The Delta Science Fiction Film Group
by Bill Burns

A talk presented at Mancunicon, the 2016 Eastercon in Manchester

So in the summer of 1964, at age sixteen, how did I get involved with a group of fans who were also amateur film makers?

It all started with our milkman. I had been reading SF for quite a few years, starting with the juveniles in the children’s department of the local library, gaining access to the grown-up section in my early teens, then finding that the Salford Market had a second-hand book stall with British and American paperbacks and magazines – and its proprietor happened to be our milkman.  I was there every week adding to my (then) small collection, saw an ad for the BSFA in New Worlds and sent off a postal order for a membership.

But that wasn’t how I found fandom.  After a few weeks the milkman told me he knew some other lads that liked this kind of stuff, and even published their own magazine.  He gave me the address of Harry Nadler – this was before the days when everyone had a phone at home – and I wrote him a letter.  Somewhere I still have his reply, telling me that the Delta SF Film Group met three times a week at their clubhouse over a dance studio on Oxford Road, and that they were presently busy making two films to be shown at the World Science Fiction Convention in London in 1965, just over a year away.  He invited me to come to a meeting, and I see from a mention of my name as a new member in the fanzine Alien (the “magazine” that the milkman had mentioned) that this must have been around August 1964.

How did this group get started, even before they knew about fandom themselves?  Well, it all began with Harry Nadler.

Harry was one of the driving forces behind Manchester fandom in the 1960s and beyond, until his too-early death in 2002. A Salford man all his life, he was a journeyman printer by trade, but his main interest was always the fantastic film, from early horror movies to the latest science fiction production, and he was also an amateur film-maker.  This had started in 1957 when he was about sixteen, and he wrote about it in Alien #2 in June 1963. “The Delta Story” was the first published record of the group’s history.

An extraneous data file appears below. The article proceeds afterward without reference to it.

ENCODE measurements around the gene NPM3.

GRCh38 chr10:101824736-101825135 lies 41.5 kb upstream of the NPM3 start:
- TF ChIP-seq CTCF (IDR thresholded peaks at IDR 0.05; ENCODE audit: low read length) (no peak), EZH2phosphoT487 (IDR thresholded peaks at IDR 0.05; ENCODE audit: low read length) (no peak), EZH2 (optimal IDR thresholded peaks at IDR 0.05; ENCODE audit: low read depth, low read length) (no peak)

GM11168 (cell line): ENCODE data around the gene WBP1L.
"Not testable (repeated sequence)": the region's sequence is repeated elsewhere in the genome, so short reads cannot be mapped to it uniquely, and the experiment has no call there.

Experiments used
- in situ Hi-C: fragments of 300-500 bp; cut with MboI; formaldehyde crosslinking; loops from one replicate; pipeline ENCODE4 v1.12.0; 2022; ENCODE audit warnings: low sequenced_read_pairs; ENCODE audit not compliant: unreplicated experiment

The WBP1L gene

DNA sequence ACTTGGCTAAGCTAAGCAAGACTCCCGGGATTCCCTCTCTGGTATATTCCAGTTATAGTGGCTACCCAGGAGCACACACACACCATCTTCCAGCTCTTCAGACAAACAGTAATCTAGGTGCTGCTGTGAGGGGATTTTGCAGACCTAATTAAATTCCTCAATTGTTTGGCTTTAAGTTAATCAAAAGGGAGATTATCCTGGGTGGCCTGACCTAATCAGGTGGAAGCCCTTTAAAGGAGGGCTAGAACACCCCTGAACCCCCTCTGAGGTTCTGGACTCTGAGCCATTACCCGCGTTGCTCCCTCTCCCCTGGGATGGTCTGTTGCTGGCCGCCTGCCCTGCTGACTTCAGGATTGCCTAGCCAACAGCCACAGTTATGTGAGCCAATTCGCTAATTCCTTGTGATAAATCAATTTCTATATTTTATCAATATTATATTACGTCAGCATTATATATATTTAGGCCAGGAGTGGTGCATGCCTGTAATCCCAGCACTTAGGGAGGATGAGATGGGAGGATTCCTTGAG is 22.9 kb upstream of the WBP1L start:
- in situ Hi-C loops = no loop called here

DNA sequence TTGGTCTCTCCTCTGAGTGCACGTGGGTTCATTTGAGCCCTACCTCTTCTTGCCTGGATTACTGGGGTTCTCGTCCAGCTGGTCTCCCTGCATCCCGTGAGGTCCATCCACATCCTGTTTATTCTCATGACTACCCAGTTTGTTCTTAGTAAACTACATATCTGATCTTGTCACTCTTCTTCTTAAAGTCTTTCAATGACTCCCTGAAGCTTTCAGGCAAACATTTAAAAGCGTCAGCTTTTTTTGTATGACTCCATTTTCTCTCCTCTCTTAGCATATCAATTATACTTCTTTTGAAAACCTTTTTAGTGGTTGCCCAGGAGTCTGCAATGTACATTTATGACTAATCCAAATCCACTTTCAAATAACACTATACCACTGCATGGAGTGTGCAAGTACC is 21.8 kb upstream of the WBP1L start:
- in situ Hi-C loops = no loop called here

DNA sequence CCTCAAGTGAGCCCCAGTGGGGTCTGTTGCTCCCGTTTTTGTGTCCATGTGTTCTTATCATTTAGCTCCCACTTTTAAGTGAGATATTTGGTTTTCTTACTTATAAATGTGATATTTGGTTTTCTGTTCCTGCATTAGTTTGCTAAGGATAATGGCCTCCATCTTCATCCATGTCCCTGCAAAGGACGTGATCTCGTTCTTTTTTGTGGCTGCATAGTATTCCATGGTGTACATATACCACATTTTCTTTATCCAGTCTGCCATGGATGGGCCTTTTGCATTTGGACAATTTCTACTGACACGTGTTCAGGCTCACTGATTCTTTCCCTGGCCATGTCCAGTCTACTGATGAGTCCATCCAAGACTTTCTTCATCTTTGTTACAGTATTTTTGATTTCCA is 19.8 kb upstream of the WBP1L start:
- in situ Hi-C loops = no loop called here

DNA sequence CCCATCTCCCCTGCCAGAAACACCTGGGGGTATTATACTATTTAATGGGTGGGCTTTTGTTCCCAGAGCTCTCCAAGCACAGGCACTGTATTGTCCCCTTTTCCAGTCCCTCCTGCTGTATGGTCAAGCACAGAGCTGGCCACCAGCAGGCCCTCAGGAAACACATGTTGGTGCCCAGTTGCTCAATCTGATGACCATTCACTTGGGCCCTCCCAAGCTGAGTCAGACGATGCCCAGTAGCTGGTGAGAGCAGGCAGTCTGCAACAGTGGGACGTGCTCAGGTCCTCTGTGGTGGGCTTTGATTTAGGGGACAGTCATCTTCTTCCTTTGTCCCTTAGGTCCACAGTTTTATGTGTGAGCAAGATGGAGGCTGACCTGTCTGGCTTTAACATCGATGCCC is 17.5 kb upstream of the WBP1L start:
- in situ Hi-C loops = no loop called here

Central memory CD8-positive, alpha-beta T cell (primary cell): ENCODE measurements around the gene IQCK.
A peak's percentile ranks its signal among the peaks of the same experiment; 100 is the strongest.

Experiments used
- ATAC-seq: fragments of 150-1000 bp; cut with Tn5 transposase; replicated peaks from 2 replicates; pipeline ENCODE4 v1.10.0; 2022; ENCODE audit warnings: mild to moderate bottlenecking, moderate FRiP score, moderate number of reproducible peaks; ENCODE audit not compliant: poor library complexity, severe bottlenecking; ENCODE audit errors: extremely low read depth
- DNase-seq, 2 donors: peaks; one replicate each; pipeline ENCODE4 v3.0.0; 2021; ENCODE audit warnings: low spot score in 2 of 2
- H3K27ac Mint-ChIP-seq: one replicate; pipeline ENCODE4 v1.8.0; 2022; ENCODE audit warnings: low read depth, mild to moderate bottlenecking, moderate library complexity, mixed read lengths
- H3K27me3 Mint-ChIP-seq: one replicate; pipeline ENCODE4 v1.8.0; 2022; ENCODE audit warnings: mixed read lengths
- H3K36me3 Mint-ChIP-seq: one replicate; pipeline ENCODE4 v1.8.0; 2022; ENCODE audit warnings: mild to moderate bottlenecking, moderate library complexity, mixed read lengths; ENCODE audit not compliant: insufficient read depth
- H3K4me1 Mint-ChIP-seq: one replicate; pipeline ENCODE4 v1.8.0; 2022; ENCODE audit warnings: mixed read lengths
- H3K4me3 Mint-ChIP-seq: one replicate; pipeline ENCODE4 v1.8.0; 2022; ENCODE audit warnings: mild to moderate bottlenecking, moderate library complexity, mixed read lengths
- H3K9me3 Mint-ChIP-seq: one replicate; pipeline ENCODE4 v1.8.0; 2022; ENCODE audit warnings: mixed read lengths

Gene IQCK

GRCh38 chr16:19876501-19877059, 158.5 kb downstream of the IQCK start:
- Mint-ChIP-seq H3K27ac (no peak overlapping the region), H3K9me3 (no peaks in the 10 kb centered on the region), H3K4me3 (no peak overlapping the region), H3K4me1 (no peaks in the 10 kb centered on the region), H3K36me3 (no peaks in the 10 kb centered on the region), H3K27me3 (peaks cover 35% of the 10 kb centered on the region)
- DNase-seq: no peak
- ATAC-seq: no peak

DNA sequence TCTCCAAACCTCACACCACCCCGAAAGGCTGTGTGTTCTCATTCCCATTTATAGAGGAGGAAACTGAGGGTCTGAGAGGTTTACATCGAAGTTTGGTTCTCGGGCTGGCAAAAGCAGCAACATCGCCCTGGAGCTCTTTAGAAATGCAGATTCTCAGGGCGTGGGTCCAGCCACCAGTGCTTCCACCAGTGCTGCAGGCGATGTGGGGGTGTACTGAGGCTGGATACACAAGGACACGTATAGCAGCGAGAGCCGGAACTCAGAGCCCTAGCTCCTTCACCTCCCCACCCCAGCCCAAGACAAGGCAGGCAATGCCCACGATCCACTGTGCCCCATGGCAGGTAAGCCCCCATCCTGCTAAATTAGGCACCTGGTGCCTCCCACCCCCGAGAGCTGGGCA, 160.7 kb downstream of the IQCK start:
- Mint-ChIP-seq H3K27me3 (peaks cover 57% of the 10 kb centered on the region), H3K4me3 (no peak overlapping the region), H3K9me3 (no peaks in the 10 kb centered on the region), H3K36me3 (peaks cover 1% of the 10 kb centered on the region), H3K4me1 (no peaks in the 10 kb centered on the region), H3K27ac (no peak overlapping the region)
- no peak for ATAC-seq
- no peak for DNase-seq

Let me tell the story in Harry’s own words from that article, as these are events that happened before I joined the group:

The quiet, peaceful slopes of Kersal Moor were shattered by an awesome blood-curdling scream. An elderly couple, on their Sunday morning walk, looked up in terror as the grotesque Alien creature crushed a youth’s skull to pulp! Horror-stricken, they stood rooted to the spot, not daring to move, lest the huge beast hurled its enormous bulk upon them. Suddenly the creature’s head turned in their direction. For a second its bloodshot eyes focused on their frightened forms. Then it moved...and lost its head! The papier-mache mock-up rolled to the bottom of the hill as the director shouted “Cut!”. The elderly couple breathed again and hurried down the roadway as fast as their shaking legs would carry them.

That was, more or less, the way Delta Movies’ “The Creature” was thrust upon the world. The year was 1957 and the group consisted of one tiny camera, and half a dozen ill-assorted teenagers, not to mention the clammy, green, monster’s head and rubber claws. That was just about the complete unit, scripts were unheard of and the only other prop was a delightful bottle of home-concocted blood.

The group had, of course, a good idea of the story they were filming. For the record, the plot was as follows:—

“Great Scott, a monster! Run!”

Naturally enough our hero kills IT off, after IT’s killed off the rest of the cast. Just in time to save the Earth!

The movie ran for 10 minutes. It was shot on 9.5mm black & white, cost £7/10/0 and took longer to film than BEN HUR, or at least seemed to.

By 1959, there was only one member of the original group left: myself. But soon, after I met up with Charles Partington and a couple of other lads, we got down to the amateur film maker’s nightmare—scriptwriting. By the summer of ’59 (the hot one) we thought we had the sci-fi script to end them all: “Creatures of the Stars”. This was to be it! The story of Earthmen captured by Aliens and flown in their flying saucer to be put in a universal zoo! Their struggle to take control of the saucer from the android pilots would be all the more hair-raising when the many other captives on board were turned against the Earthmen. Mutants from Mars, Giants from Jupiter and vast armies of Bug-Eyed-Monsters. A battle to the death!

Yes! We could visualise the posters:—

SEE! The Unearthly Flying Machine From Beyond Space!
SEE! The Deadly Anti-Gravity Ray!